Is Lenovo Getting into Security Appliances?By Lawrence Walsh | Posted 2009-04-24 Email Print
Amid all the major security vendors at the RSA security conference, Lenovo has a small booth exhibiting its KingGuard security gateway. The 3U appliance is only sold in China, but there may be plans to bring it to the U.S. market.
Amid the noisy and crowded aisles of the RSA Conference in San Francisco April 20 to 24 was a curious exhibit, a small booth with a backdrop picture of the Great Wall of China and the declaration, "Lenovo: The leader of Information Security in China." On a folding table sat a Lenovo-branded 3U (5.25-inch) security gateway appliance—the KingGuard (see photo below).
"We sell only in China today, but we are looking for partners to bring it to the U.S.," says Jiangli Li, vice president of Lenovo Security Technologies, a division of Lenovo.
According to Lenovo literature, Lenovo Security Technologies has been operating in Asia since 2001, building a series of products such as UTM (unified threat management) appliances, firewalls and VPNs. The KingGuard security gateway was launched in 2008, providing deep packet inspection, protocol analysis, traffic management and load balancing, and incident logging with up to 20G-bps throughput.
"KingGuard applies several innovative technologies like unique matrix parallel processing and dynamic load balancing multicore CPU to improve security network processing capabilities and reliability of the whole system," reads product literature.
In the United States, Lenovo is mostly focused improving the embedded security in its ThinkPad notebooks. But Stacy Cannady, product manager for security at Lenovo, says Lenovo is experimenting with several technologies and potential products that may eventually find their way to the U.S. market. Cannady equates it to concept vehicles that auto manufacturers roll out at car shows—"Sometimes the products make into production; sometimes they don't."
While much of Lenovo's security attention is devoted to hardening and protecting its personal computers, the company that IBM sold its PC business to in 2004 is showing signs of establishing a bigger presence in the security market.
Lenovo recently unveiled Hardware Password Manager, a server-based enterprise solution for managing and recovering passwords used for client-side full-disk encryption. Lenovo has supported full-disk encryption since May 2007 when Seagate Technology released its self-encryption hard drives. Capabilities for interacting with Hardware Password Manager are included in the newer ThinkPad and ThinkCentre PCs with Intel's dual-core Centrino 2 chip set, and will be included in ThinkPad and M-series desktops in the future.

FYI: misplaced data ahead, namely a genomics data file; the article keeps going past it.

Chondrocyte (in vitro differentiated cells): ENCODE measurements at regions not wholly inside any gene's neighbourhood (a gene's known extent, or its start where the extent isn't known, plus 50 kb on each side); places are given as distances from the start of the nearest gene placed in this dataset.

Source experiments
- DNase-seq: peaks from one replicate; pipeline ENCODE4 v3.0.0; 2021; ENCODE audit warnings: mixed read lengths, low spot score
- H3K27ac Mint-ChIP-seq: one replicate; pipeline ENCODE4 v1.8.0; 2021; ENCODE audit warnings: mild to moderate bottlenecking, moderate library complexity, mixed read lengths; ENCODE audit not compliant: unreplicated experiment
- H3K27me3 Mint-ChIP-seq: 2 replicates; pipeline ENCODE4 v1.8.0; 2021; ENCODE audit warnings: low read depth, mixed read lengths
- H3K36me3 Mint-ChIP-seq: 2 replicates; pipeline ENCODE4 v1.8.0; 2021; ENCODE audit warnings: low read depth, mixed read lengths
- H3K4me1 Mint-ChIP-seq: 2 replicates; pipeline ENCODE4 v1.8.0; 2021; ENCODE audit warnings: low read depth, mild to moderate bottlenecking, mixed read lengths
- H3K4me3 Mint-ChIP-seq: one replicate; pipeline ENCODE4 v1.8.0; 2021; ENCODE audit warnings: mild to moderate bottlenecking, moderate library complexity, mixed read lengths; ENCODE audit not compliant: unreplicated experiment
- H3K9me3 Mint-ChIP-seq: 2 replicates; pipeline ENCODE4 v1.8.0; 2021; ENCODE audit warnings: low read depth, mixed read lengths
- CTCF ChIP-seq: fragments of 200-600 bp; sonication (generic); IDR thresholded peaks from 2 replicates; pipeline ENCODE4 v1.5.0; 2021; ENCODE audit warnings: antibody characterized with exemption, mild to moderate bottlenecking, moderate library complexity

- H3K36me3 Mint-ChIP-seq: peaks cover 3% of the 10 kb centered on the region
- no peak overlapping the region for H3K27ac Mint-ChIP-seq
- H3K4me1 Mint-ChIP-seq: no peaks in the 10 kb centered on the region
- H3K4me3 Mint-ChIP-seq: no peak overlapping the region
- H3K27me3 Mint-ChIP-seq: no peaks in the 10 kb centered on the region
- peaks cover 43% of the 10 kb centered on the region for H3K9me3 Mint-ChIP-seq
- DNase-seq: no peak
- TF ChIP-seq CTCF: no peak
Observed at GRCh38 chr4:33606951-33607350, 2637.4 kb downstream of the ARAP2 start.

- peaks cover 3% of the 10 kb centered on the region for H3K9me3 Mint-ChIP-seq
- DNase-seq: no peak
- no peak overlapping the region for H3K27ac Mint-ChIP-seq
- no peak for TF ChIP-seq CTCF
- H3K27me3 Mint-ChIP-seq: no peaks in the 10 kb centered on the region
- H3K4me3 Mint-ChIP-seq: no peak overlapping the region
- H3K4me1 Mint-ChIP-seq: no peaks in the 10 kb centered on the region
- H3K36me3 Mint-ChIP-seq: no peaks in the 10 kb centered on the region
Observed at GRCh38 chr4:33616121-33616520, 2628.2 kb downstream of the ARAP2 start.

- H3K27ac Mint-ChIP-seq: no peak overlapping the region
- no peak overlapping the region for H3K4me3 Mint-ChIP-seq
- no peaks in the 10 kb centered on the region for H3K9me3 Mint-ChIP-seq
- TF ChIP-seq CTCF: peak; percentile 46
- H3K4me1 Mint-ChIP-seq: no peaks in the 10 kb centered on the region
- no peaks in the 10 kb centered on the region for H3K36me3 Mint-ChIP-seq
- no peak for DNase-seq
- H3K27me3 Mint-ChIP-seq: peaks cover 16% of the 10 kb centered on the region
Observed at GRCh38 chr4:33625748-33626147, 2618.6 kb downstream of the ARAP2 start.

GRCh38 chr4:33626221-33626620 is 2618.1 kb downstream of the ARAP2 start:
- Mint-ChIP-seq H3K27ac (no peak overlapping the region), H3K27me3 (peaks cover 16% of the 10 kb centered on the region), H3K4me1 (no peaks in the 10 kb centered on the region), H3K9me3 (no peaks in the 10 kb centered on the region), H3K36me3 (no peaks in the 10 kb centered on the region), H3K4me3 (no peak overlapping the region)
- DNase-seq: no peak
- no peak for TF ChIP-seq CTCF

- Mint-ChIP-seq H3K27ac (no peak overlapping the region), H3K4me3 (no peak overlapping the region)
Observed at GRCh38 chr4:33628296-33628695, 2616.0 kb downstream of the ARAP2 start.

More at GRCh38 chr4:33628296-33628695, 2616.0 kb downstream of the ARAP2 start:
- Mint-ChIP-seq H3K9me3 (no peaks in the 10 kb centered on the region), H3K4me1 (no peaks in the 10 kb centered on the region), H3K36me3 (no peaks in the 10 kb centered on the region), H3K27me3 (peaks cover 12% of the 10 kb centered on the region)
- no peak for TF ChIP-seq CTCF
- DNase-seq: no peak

The Hardware Password Manager is designed to allow IT security administrators to manage scores of ThinkPads, encrypt drives and provide a mechanism for recovering lost credentials.
"Customers love the idea of self-encryption, but they're not going to deploy it unless they can manage it," Cannady said.
Lenovo's security strategy is following a well-worn development path, in which innovation often begins in software, migrates to firmware and eventually graduates to become a hardware solution. Cannady says the same migration path is what led to multifactor authentication that in turn led to Lenovo including a built-in fingerprint scanner for biometric authentication to replace or strengthen password log-ins.
Given Lenovo's focus on making its devices more secure, its criteria for the development of new security products and features are: protecting data residing on PCs, protecting enterprises from PCs that have been compromised and guarding against theft devices.
Lenovo recently launched a new product that allows users to disable a PC with a cell phone text message should it be lost or stolen. The service is more of a consumer offering today since there's no management system that will enable an enterprise to manage lockouts and recovery of stolen assets. Cannady says Lenovo is working on that management capability, which will eventually bring the theft protection service to the enterprise.
"Going forward, we have to ensure that when we add a new security feature that we have an ability to manage it," Cannady says.
By embedding security features such as fingerprint biometric authentication, full-disk encryption and remote disabling functions in its PCs, Lenovo aims to create a strong competitive differentiator to help solution providers sell its products and business consumers justify the spending on its PCs.
Innovations in manageability of embedded security measures may lead to the creation of external security measures or the importation of existing security appliances into the U.S. market. For now, Cannady says Lenovo—in the United States—is firmly focused on embedded security rather than network appliances.
"Usability of a technology is very important to its success," he says. "Just pasting it on won't make it a success."